As the comic-book ‘Oscars’ approach, Paul Karasik celebrates the achievements of Will Eisner, a pioneer cartoonist who paved the way for an entire movement
NEXT WEEK AT THE largest comics convention in the world, the San Diego Con, the industry bestows the Eisner Awards for the best comics of the preceding year. Like all arts awards, they wrestle for resolution between the poles of commerce and art. The Eisners, which reach their twentieth anniversary this year, could not possibly be more aptly named.
Will Eisner (1917-2005) was a great cartoonist, but he was also a shrewd businessman with his finger on the throbbing, erratic pulse of popular culture, trying to predict, manoeuvre, and exploit the next trend using his very specific set of skills. He spent his life wrestling with those demanding twins, art and commerce.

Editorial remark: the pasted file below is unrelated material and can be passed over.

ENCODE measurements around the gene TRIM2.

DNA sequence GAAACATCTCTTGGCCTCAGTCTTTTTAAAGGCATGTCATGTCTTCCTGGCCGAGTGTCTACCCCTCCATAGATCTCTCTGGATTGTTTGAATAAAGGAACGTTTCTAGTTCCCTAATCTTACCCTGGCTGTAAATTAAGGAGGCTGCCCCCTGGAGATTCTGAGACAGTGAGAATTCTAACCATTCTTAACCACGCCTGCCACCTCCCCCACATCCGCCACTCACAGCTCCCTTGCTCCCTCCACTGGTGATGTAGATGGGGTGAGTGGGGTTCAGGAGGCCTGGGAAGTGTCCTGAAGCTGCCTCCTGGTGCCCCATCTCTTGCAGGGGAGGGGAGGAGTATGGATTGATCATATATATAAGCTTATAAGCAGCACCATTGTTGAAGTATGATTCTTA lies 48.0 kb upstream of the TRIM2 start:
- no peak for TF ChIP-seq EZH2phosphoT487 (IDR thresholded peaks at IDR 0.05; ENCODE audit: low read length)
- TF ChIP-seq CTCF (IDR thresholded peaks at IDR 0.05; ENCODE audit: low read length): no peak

In 1936 when he was 19, Eisner had his first professional work published in Wow, What a Magazine!, one of the first comic books to publish new work in the format that we are familiar with today. As he put it in an interview in 1984: “Pulp magazines were dying and pulp publishers were looking for other popular publishing ventures, and so comics represented that opportunity.”
Eisner himself never missed an opportunity. Overnight, dozens of new comic-book titles and publishers erupted to mine the bonanza begun by the 1938 publication of Superman in Action Comics. Simultaneously all these publishers were putting out beefy 52-page comic books. They needed stories and art, and they needed them last week.